Like several other places of historical importance located in the region, Zeugma was partially submerged due to the creation of a dam and its reservoir. It’s estimated that 25% of the area of the city is currently under the waters of the Euphrates.

    The magnificent Mosaic Museum of Zeugma, in the city of Gaziantep, was created with elements removed from the site before it was underwater.

    Anyway, there’s still much to explore and to be excavated by archaeologists who continue to work on Zeugma.

    Hasankeyf in Batman

    The most stellar period of Mesopotamia was under Artukid rule after 1101 AD when Hasankeyf became the capital, and one of the most important centres on the Silk Road. It was known as Hısn Keyfa (Rock Castle) at that time. The bridge which once spanned the Dicle (Tigris) River and connected the two parts of the city with the ruined palace inside the citadel evokes the ghosts of a vanished dynasty. The 15th century Zeynel Bey Mausoleum, attractively decorated with turquoise tiles, shows Persian influence.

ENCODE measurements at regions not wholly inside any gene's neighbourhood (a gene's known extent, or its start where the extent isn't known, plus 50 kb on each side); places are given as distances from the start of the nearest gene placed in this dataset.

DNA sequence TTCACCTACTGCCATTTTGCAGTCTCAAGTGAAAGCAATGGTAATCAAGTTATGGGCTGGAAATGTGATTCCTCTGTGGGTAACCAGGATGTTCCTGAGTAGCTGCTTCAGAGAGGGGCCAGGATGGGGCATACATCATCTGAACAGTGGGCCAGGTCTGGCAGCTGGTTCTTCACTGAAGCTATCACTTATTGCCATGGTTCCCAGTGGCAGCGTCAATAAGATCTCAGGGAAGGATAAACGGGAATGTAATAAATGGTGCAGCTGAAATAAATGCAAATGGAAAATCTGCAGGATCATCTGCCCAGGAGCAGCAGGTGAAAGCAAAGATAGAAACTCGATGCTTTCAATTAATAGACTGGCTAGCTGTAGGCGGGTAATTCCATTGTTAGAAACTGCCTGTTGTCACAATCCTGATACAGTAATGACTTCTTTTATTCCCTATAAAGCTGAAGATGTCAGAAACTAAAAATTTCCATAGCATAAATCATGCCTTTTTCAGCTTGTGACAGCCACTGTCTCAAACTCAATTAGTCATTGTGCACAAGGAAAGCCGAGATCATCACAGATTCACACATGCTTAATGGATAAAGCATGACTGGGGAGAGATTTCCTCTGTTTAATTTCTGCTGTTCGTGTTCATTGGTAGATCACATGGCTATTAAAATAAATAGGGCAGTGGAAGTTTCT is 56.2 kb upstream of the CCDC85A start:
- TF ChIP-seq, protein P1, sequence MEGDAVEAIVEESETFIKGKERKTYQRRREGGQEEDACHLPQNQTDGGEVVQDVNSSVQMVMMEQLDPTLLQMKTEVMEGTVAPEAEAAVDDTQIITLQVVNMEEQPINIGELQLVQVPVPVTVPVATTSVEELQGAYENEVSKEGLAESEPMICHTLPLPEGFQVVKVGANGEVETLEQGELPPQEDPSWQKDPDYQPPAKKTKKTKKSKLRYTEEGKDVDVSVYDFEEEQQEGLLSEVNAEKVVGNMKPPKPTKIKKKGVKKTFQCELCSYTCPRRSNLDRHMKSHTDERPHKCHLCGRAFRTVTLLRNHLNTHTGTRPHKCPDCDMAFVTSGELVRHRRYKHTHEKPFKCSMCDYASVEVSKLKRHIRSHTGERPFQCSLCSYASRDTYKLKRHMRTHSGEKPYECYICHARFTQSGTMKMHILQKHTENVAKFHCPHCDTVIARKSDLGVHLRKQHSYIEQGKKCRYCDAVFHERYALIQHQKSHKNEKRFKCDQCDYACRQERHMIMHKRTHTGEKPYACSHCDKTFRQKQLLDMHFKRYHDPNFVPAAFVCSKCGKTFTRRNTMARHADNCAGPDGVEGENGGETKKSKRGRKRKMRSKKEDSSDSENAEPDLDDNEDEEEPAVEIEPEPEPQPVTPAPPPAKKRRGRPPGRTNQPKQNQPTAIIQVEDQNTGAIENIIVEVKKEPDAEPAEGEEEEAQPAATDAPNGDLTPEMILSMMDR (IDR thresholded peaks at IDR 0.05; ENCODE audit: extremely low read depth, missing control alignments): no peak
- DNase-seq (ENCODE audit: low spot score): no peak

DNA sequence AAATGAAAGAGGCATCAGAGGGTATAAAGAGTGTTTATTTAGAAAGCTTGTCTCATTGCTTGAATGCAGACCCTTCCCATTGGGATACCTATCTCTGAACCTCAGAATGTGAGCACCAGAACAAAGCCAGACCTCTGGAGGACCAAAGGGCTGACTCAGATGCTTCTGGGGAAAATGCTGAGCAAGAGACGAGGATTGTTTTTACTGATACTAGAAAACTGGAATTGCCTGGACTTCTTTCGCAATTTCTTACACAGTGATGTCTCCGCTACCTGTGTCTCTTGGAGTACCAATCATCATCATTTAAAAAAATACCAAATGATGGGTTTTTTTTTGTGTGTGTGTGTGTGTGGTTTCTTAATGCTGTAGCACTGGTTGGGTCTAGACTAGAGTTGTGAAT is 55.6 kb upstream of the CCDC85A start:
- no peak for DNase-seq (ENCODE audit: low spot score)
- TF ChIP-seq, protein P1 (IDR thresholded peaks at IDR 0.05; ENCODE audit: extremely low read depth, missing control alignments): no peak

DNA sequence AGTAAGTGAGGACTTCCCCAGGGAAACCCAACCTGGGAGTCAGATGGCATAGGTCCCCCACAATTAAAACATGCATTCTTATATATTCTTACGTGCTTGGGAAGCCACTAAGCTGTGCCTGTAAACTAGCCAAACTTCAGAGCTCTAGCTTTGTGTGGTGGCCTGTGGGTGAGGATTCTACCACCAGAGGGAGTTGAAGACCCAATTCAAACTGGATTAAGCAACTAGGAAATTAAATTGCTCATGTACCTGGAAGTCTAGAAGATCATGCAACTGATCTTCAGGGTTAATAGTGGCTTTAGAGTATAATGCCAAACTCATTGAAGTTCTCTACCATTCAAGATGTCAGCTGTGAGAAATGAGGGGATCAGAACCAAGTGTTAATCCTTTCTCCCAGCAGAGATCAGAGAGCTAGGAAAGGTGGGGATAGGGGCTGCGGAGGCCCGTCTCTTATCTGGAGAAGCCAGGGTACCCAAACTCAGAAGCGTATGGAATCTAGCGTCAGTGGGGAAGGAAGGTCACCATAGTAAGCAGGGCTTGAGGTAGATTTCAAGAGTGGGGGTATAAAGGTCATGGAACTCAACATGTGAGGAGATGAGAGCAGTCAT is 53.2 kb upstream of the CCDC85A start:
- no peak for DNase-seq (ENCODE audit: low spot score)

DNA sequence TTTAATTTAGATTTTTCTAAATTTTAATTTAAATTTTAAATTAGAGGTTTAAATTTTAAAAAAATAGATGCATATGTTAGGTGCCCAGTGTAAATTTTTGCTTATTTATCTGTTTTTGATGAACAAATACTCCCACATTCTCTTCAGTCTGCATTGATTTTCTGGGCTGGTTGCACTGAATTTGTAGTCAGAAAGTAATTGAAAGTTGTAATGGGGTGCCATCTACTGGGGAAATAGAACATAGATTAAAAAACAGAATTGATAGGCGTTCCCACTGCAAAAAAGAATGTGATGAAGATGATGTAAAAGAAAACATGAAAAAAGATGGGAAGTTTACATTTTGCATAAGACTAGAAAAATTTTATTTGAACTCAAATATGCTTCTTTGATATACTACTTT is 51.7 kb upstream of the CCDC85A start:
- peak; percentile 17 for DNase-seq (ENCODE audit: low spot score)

The city rises on the western bank of the Euphrates River, with some developments on the opposite side of that waterway. Its name may come from “Birtho”, which means “hill” in Assyrian. There is no trace of such a hill nowadays, but the archaeologists suspect that the fact that only one of the twelve bastions that defended the castle exists could indicate the past existence of an elevation.

    It’s an old city, founded in around 2000 BCE, although there is not much left of its oldest past. It was ruled by Hittites, Assyrians, Persians, Byzantines, and Arabs. It was known to the Crusaders, was destroyed by Timur in the 14th century.

    Visitors should pass through the old castle, walking along its walls, where the most picturesque part of the city is. Bird lovers come to Birecik to see the colony of the northern bald ibis, known here as Kelaynak. This species is almost extinct, but in Birecik you can easily spot them between February and July.

    The ancient cemetery from the early Bronze Age is also a must-see, which was used for 500 years and where more than 300 tombs were excavated between 1997 and 1998.